DOCK2, a hematopoietic cell-specific, atypical guanine nucleotide exchange factor, controls lymphocyte migration through ras-related C3 botulinum toxin substrate (Rac) activation. Dedicator of cytokinesis 2-engulfment and cell motility protein 1 (DOCK2•ELMO1) complex formation is required for DOCK2-mediated Rac signaling. In this study, we identified the N-terminal 177-residue fragment and the C-terminal 196-residue fragment of human DOCK2 and ELMO1, respectively, as the mutual binding regions, and solved the crystal structure of their complex at 2.1-Å resolution. The C-terminal Prorich tail of ELMO1 winds around the Src-homology 3 domain of DOCK2, and an intermolecular five-helix bundle is formed. Overall, the entire regions of both DOCK2 and ELMO1 assemble to create a rigid structure, which is required for the DOCK2•ELMO1 binding, as revealed by mutagenesis. Intriguingly, the DOCK2•ELMO1 interface hydrophobically buries a residue which, when mutated, reportedly relieves DOCK180 from autoinhibition. We demonstrated that the ELMO-interacting region and the DOCK-homology region 2 guanine nucleotide exchange factor domain of DOCK2 associate with each other for the autoinhibition, and that the assembly with ELMO1 weakens the interaction, relieving DOCK2 from the autoinhibition. The interactions between the N- and C-terminal regions of ELMO1 reportedly cause its autoinhibition, and binding with a DOCK protein relieves the autoinhibition for ras homolog gene family, member G binding and membrane localization. In fact, the DOCK2•-ELMO1 interface also buries the ELMO1 residues required for the autoinhibition within the hydrophobic core of the helix bundle. Therefore, the present complex structure reveals the structural basis by which DOCK2 and ELMO1 mutually relieve their autoinhibition for the activation of Rac1 for lymphocyte chemotaxis.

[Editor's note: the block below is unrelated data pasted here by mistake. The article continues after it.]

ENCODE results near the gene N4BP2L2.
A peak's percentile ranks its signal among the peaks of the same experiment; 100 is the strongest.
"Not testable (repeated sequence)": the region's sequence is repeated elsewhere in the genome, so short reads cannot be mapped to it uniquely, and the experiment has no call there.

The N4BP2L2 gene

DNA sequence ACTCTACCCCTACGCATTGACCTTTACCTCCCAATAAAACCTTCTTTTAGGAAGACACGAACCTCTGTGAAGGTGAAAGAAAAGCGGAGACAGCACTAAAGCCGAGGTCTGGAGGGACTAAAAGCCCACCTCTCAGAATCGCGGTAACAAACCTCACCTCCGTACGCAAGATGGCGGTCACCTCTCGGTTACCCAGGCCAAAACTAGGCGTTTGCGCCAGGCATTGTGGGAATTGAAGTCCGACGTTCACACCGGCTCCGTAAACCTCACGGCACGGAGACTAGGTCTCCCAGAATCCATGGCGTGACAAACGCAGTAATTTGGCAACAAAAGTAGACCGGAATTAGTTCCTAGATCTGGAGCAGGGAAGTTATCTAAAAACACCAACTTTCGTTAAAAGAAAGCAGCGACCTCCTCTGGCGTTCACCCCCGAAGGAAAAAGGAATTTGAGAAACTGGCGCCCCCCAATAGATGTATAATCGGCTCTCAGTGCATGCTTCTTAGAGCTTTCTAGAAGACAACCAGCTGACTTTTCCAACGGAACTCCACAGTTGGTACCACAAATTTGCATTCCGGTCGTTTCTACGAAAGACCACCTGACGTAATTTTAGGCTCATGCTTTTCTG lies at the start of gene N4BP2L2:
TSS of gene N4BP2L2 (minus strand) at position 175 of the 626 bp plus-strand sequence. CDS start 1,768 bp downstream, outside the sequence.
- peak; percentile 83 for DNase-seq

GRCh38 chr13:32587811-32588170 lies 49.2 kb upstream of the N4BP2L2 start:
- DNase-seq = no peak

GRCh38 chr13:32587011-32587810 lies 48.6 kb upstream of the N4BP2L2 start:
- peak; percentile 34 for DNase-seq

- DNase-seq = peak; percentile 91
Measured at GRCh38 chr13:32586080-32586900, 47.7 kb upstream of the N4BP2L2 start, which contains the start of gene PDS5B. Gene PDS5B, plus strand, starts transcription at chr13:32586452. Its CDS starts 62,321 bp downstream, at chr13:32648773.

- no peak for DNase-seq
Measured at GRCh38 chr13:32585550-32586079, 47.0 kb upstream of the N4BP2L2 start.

|Number of pages||6|
|Journal||Proceedings of the National Academy of Sciences of the United States of America|
|Publication status||Published - 2012 Feb 28|
- CDM proteins
- Protein complex
- X-ray crystallography
ASJC Scopus subject areas